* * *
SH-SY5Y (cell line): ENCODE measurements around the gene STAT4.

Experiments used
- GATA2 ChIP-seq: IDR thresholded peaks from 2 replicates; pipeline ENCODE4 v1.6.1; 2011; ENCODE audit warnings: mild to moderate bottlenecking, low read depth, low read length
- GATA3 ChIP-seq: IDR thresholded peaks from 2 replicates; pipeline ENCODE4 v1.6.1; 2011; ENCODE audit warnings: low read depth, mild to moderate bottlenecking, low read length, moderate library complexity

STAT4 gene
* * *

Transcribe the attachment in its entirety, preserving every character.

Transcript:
SH-SY5Y (cell line): ENCODE measurements around the gene STAT4.

Experiments used
- GATA2 ChIP-seq: IDR thresholded peaks from 2 replicates; pipeline ENCODE4 v1.6.1; 2011; ENCODE audit warnings: mild to moderate bottlenecking, low read depth, low read length
- GATA3 ChIP-seq: IDR thresholded peaks from 2 replicates; pipeline ENCODE4 v1.6.1; 2011; ENCODE audit warnings: low read depth, mild to moderate bottlenecking, low read length, moderate library complexity

STAT4 gene